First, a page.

Horizon, Studies in Phenomenology, 7/2, 2018, p. 263 - 272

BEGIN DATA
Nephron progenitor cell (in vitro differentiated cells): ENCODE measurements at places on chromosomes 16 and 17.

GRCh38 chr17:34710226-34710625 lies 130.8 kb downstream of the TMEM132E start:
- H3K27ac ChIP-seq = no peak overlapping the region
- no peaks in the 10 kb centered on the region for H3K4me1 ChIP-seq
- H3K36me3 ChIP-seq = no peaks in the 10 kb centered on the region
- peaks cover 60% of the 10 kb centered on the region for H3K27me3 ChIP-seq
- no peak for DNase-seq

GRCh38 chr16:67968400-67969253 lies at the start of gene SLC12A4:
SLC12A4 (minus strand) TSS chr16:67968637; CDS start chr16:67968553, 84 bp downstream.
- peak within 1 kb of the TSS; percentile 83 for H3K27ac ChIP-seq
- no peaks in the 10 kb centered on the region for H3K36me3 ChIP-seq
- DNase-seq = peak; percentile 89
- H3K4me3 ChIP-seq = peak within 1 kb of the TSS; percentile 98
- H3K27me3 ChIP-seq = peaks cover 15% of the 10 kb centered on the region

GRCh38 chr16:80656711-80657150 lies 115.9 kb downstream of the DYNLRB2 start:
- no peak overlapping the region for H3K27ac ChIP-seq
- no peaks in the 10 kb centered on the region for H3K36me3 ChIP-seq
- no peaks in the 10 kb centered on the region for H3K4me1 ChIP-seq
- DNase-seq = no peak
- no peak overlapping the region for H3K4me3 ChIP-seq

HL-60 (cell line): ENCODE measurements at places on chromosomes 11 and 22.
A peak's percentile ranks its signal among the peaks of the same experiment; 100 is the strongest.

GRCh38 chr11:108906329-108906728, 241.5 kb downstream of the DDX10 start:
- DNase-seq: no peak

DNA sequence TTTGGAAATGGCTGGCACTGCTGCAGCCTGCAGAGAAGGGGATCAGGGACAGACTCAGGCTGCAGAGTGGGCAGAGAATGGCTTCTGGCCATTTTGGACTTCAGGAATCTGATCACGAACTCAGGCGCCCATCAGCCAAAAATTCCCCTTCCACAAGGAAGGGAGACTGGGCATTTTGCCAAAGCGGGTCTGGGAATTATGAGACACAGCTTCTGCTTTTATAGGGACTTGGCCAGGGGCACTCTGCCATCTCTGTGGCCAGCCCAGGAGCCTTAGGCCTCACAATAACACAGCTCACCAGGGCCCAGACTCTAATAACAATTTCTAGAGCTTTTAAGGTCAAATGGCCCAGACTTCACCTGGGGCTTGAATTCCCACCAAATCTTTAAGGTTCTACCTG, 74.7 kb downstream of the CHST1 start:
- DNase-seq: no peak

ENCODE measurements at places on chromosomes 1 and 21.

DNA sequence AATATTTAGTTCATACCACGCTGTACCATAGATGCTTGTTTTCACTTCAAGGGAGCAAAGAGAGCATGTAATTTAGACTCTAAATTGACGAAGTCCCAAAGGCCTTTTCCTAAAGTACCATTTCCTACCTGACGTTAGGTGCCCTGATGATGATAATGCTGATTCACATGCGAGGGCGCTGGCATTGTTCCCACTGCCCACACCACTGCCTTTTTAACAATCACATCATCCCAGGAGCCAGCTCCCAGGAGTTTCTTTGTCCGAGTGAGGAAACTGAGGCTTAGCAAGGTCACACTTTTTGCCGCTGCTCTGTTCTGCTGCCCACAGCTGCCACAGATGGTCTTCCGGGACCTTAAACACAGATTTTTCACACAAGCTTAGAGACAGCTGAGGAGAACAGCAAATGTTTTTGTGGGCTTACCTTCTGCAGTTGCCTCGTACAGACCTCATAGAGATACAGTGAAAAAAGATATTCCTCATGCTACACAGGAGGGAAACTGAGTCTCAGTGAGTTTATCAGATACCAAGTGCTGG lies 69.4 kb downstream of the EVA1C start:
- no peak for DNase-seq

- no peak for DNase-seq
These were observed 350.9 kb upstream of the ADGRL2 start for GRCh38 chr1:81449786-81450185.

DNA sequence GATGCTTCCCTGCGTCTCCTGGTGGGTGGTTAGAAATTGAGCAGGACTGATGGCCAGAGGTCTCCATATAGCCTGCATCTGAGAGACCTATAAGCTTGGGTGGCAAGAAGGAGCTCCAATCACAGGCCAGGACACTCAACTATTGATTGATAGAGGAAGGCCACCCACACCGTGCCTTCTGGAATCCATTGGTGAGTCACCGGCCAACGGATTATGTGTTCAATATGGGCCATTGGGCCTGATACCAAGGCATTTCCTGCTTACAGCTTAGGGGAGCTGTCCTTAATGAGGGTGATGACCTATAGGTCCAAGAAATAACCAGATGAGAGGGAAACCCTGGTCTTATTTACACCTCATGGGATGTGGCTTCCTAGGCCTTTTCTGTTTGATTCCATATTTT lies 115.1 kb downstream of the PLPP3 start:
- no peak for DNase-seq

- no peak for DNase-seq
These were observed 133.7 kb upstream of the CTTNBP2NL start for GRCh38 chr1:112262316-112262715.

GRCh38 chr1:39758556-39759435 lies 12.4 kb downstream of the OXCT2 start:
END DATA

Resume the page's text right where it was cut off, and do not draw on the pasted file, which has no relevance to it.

The main aim of this paper is to revisit and reassess the account of language at the origins of Husserl’s phenomenology specifically focusing on Logical Investigations. I would like to argue that there is an ambivalence in Husserl’s discussion of language in Logical Investigations: on the one hand, Husserl is concerned with language as one of the most important symbolic systems and a requisite for scientific knowledge, and he emphasizes the role of linguistic discussions as the philosophically indispensable preparations for constructing pure logic; on the other hand, he applies the idea of the fundamental distinction between the realm of ideal and real being to his views of logic, science and language, which finally causes him to interpret the relation between logic, science and language as the inessential one. The paper begins with discussing Husserl’s view of symbolic methods and sign systems in Prolegomena. The second section is focused on the idea of the necessity of linguistic investigations for pure logic presented in the Introduction to the second volume of Logical Investigations. In the final section I make an analysis of the 4th Logical investigation with the special emphasis put on the idea of pure logical grammar.